Варламова А.И., Дигтяр О.Ю, М.В. Мельничук, В.М. Осипова

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Варламова А.И., Дигтяр О.Ю, М.В. Мельничук, В.М. Осипова

Учебник по английскому языку для студентов 3 курса



UNIT 1. 5

PART 1. 5

TOPIC FOCUS: The history of taxation in the world. 5

PART 2. 15

TOPIC FOCUS: Tax planning. 15

PART 3. 24

TOPIC FOCUS: 5 Year-End Tax Strategies You Don’t Want to Miss. 24

Taxes throughout Russian history. 26

Taxes in Kievan Rus’: Poliudie andPovoz. 26

UNIT 2. 28

PART 1. 28

TOPIC FOCUS: The Russian tax system.. 28

PART 2. 39

TOPIC FOCUS: Roles of Tax Consultants. 39

Taxes throughout Russian history. 50

Poliudie. 50

UNIT 3. 53

PART 1. 53

TOPIC FOCUS: Special tax treatments. 53

PART 2. 63

TOPIC FOCUS: Tax Accounting Careers. 63

PART 3. 72

TOPIC FOCUS: 5 Ways to Short Bitcoin. 72


Taxes throughout Russian history. 75

"Any owner has to part with what has fallen from the cart”. 75

Russian road duty “Myto”. 77

UNIT 4. 79

PART 1. 79

TOPIC FOCUS: Functions of Taxation. 79

PART 2. 89

TOPIC FOCUS: Key Taxation Vocabulary. 89

PART 3. 98

TOPIC FOCUS: How the GOP* Tax Bill Affects You. 98

Taxes throughout Russian history. 99

Tribute to the Golden Horde. 100

UNIT 5. 103

PART 1. 103

TOPIC FOCUS: Classes of taxes. 103

PART 2. 113

TOPIC FOCUS: Direct and Indirect Taxes. 114

PART 3. 121

TOPIC FOCUS: How Will Your Tax Bracket Change?. 121

Taxes throughout Russian history. 124

The tamga tax. 124

UNIT 6. 126

PART 1. 126

TOPIC FOCUS: Corporate profit tax. 126

PART 2. 136

TOPIC FOCUS: Corporate Income Tax. 136

PART 3. 144

TOPIC FOCUS: What Is An ICO?. 144


One of the Three Certain Things in Life: Taxes, Taxes, and More Taxes. 146

Taxes throughout Russian history. 147

The salt tax. 147

UNIT 7. 150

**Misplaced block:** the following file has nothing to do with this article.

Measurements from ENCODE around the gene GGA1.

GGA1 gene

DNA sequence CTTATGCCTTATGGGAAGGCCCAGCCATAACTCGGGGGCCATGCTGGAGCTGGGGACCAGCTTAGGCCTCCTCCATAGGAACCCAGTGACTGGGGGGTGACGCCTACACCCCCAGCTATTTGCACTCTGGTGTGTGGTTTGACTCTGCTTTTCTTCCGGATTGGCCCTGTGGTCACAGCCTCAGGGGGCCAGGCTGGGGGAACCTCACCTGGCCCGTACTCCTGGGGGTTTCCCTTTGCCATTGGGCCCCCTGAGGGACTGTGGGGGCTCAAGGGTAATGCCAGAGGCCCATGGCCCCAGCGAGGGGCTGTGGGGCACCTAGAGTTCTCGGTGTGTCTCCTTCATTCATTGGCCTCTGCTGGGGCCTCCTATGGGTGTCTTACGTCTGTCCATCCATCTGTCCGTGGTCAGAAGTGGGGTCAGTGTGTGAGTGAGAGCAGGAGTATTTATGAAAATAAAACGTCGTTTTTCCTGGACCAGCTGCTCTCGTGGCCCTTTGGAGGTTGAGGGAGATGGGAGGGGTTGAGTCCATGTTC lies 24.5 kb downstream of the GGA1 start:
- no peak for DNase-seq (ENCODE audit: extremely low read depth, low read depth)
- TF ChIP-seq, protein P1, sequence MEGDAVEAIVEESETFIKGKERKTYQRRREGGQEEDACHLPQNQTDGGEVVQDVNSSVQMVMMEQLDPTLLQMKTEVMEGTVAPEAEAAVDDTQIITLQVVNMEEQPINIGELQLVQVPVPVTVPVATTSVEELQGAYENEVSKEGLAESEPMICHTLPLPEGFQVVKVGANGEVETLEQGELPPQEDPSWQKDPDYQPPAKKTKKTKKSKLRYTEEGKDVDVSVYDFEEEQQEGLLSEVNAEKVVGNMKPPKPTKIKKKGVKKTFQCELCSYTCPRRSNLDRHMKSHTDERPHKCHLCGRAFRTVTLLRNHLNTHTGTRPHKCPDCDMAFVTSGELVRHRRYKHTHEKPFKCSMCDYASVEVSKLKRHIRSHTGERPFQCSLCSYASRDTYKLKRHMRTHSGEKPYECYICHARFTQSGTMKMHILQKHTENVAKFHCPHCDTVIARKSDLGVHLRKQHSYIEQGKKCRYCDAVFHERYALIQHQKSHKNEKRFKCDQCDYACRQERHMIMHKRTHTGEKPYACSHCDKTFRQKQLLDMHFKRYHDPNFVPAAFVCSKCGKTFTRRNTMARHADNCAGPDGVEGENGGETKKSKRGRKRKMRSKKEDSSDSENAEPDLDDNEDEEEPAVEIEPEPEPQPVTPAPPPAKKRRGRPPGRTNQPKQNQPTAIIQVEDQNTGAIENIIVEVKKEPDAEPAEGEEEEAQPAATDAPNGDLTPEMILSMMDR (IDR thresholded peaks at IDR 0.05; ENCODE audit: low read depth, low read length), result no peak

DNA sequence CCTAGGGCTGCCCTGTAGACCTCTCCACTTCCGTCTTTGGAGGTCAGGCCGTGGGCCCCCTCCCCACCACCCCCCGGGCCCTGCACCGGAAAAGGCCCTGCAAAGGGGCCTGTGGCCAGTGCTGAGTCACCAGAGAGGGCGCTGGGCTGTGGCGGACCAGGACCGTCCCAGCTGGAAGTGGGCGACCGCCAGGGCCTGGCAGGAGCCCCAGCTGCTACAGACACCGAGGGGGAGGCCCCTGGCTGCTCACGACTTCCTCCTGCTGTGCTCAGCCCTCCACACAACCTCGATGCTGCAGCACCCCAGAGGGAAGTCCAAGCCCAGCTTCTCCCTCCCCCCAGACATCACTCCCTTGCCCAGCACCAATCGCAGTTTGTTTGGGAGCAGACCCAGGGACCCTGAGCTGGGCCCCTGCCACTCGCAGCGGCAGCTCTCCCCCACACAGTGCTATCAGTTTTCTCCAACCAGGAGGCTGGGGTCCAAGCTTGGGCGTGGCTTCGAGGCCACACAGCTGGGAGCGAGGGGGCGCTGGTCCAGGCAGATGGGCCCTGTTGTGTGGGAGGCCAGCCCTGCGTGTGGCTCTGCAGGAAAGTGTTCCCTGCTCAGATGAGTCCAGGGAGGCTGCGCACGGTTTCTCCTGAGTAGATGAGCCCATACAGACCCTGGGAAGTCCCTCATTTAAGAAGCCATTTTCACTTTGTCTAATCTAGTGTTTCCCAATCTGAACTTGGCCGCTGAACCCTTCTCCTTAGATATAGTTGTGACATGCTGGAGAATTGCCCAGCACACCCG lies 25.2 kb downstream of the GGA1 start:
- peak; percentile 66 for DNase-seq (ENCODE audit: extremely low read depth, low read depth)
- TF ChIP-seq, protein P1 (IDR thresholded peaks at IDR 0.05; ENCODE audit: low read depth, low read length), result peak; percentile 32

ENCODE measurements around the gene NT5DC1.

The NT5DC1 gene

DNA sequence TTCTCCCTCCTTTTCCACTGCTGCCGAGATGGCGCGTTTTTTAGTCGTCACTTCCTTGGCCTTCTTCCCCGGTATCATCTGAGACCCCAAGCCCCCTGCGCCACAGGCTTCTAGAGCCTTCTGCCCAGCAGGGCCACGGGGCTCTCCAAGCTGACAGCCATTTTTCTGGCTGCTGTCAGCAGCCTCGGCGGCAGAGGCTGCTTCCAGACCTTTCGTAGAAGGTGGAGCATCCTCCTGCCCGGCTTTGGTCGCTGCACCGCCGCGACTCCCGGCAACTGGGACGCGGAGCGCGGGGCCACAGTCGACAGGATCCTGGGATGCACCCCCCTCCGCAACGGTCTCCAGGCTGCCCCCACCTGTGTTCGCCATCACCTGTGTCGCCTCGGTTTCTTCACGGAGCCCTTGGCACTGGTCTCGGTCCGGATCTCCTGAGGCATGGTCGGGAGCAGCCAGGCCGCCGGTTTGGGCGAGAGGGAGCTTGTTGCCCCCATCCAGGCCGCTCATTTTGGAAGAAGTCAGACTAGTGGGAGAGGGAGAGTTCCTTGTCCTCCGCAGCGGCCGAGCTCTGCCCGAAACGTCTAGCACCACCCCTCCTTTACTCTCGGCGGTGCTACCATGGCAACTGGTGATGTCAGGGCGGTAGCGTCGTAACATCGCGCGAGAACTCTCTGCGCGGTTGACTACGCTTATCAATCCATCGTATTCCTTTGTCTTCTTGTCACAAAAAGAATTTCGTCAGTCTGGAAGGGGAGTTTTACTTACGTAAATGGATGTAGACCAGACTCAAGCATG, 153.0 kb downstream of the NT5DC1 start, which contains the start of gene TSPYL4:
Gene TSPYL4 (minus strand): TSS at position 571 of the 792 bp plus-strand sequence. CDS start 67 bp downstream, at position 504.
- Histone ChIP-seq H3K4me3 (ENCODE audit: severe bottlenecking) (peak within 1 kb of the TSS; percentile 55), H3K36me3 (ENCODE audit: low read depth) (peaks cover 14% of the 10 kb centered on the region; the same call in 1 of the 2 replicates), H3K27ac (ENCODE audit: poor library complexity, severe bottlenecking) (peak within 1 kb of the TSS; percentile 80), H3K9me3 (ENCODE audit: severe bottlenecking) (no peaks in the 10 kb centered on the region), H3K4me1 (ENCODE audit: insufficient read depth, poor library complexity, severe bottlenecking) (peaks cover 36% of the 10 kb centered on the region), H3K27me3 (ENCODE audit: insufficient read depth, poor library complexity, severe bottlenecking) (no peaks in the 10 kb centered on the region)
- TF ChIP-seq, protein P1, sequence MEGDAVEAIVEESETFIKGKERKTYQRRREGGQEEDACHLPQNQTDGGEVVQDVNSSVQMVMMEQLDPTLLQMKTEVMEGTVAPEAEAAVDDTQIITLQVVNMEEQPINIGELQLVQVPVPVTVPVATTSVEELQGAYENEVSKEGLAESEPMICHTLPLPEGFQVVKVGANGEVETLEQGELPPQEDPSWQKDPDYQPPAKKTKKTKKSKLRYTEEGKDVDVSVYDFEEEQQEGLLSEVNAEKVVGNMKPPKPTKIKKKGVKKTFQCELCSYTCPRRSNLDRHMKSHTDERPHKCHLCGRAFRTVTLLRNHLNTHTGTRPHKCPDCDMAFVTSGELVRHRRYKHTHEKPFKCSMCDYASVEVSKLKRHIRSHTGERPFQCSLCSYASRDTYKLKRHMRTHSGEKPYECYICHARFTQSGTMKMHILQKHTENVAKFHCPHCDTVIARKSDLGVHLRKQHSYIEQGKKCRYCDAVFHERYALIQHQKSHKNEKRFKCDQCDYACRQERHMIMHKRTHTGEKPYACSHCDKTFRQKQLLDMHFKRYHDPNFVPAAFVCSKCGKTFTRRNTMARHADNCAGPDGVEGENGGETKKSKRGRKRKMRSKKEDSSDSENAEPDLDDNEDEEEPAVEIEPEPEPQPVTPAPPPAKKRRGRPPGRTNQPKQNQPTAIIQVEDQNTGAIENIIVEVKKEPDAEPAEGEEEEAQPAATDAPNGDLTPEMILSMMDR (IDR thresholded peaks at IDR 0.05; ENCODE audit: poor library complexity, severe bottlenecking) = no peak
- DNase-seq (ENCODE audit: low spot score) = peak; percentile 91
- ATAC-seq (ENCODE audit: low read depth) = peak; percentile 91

PART 1. 150


PART 2. 158

TOPIC FOCUS: How VAT works. 158

PART 3. 168

TOPIC FOCUS: I want to start my own ICO. How do I do that?. 168

UNIT 8. 175

PART 1. 175

TOPIC FOCUS: The Mechanism of VAT collection. 175

PART 2. 184

TOPIC FOCUS: Capital Gains Tax. 184

PART 3. 195

TOPIC FOCUS: How Interest Rates Affect Property Values. 195

Taxes throughout Russian history. 197

The beard tax. 197

UNIT 9. 200

PART 1. 200

TOPIC FOCUS: An Excise. 200

PART 2. 207

TOPIC FOCUS: Roles of Tax Authorities. 207


One of the Three Certain Things in Life: Taxes, Taxes, and More Taxes. 219

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PART 1                  

TOPIC FOCUS: The history of taxation in the world

Discuss these questions with a partner.

1. What do you know about the history of taxation?

2. What countries have the lowest and the highest taxes?

3. Can taxes be negative or positive?

4. Is it possible to have “rational” tax system?

Exercise 1.

Practice reading the following words and collocations.

a) approximately; bureaucracies; diverse; eventual; failure; fifth; foreigner; grievance; headgear; issue; jurisdiction; militiamen; partially; significantly; stationary; surplus; throughout;thus;turmoil; wearisome; welfare; weird;

b) ancient civilizations; centralized governments; Chinese societies; effort; European and Mediterranean civilizations; Egyptian Pharaohs; excessive tax burden; Greeks, Egyptians and Romans; functional equivalent;hefty duties; Jews and Christians; medieval period; mercenary force; monarch; Muslim conquerors; previously purchased; tax legislation; tax records;

c) accumulate;be dedicated to smth.; be obligated to do smth.; be subject to smth.; enforce tax policies; ensure; weigh heavily on smth.

The history of taxation

The basic principles of taxation are nearly as old as human society—the history of taxes stretches thousands of years into the past. Several ancient civilizations, including the Greeks and Romans, levied taxes on their citizens to pay for military expenses and other public services. Taxation evolved significantly as empires expanded and civilizations became more structured.

The earliest known tax records, dating from approximately six thousand years B.C., are in the form of clay tablets found in the ancient city-state of Lagash in modern day Iraq. This early form of         taxation was kept to a minimum, except during periods of conflict or hardship.